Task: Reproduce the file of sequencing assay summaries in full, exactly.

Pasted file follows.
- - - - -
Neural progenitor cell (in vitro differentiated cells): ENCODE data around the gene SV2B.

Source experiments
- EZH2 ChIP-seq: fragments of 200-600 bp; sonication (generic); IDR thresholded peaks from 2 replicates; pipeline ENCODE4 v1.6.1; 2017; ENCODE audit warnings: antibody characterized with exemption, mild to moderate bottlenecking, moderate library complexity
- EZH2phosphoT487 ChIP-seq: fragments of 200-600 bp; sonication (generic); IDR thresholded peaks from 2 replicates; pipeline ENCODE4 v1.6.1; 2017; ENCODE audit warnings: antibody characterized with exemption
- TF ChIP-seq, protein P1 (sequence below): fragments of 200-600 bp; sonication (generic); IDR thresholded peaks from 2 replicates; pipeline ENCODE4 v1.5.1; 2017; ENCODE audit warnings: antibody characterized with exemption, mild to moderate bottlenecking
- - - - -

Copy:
Neural progenitor cell (in vitro differentiated cells): ENCODE data around the gene SV2B.

Source experiments
- EZH2 ChIP-seq: fragments of 200-600 bp; sonication (generic); IDR thresholded peaks from 2 replicates; pipeline ENCODE4 v1.6.1; 2017; ENCODE audit warnings: antibody characterized with exemption, mild to moderate bottlenecking, moderate library complexity
- EZH2phosphoT487 ChIP-seq: fragments of 200-600 bp; sonication (generic); IDR thresholded peaks from 2 replicates; pipeline ENCODE4 v1.6.1; 2017; ENCODE audit warnings: antibody characterized with exemption
- TF ChIP-seq, protein P1 (sequence below): fragments of 200-600 bp; sonication (generic); IDR thresholded peaks from 2 replicates; pipeline ENCODE4 v1.5.1; 2017; ENCODE audit warnings: antibody characterized with exemption, mild to moderate bottlenecking